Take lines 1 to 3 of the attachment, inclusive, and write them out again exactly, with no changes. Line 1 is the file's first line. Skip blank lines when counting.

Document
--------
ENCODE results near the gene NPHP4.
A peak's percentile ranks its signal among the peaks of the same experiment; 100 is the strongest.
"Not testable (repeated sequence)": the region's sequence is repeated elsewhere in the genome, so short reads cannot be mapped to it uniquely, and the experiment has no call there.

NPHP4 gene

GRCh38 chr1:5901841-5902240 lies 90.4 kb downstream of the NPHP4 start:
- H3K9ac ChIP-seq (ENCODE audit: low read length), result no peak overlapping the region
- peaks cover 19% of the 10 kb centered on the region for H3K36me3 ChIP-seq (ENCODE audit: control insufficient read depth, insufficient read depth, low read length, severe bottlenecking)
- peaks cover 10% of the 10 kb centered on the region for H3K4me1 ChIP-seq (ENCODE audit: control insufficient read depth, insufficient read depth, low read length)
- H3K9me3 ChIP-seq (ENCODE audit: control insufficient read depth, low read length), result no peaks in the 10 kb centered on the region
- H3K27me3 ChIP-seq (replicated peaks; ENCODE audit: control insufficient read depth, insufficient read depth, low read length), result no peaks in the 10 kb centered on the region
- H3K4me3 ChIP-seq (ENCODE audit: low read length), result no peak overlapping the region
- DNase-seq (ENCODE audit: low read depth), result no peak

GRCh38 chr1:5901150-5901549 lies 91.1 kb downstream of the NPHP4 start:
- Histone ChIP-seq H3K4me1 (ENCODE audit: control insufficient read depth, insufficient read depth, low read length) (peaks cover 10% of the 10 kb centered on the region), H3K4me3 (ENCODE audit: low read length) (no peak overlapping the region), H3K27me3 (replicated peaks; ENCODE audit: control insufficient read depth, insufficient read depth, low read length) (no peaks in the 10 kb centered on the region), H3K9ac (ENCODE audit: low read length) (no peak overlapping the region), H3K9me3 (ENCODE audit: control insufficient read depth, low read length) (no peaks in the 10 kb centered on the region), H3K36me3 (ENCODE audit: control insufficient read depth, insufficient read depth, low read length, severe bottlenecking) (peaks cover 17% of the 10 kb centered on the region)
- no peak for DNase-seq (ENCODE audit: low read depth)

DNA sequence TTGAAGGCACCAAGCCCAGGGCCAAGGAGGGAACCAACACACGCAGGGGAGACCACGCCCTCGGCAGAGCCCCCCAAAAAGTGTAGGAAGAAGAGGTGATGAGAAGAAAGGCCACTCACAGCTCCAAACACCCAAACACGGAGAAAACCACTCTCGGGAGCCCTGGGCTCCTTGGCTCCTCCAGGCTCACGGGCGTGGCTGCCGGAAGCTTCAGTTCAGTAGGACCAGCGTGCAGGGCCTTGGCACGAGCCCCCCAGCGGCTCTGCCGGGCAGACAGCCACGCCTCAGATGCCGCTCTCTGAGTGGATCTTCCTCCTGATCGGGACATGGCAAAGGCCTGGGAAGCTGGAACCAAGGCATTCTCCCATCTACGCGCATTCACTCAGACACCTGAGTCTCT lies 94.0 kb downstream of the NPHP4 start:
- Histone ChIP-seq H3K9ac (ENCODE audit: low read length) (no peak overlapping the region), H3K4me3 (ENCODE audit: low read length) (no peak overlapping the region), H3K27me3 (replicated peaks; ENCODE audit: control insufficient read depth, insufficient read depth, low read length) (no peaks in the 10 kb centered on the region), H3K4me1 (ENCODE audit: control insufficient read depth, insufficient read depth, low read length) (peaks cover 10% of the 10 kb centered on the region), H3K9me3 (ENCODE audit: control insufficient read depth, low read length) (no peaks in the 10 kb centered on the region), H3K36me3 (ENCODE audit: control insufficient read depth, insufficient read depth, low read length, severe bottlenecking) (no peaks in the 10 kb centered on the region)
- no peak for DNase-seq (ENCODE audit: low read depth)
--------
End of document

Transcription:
ENCODE results near the gene NPHP4.
A peak's percentile ranks its signal among the peaks of the same experiment; 100 is the strongest.
"Not testable (repeated sequence)": the region's sequence is repeated elsewhere in the genome, so short reads cannot be mapped to it uniquely, and the experiment has no call there.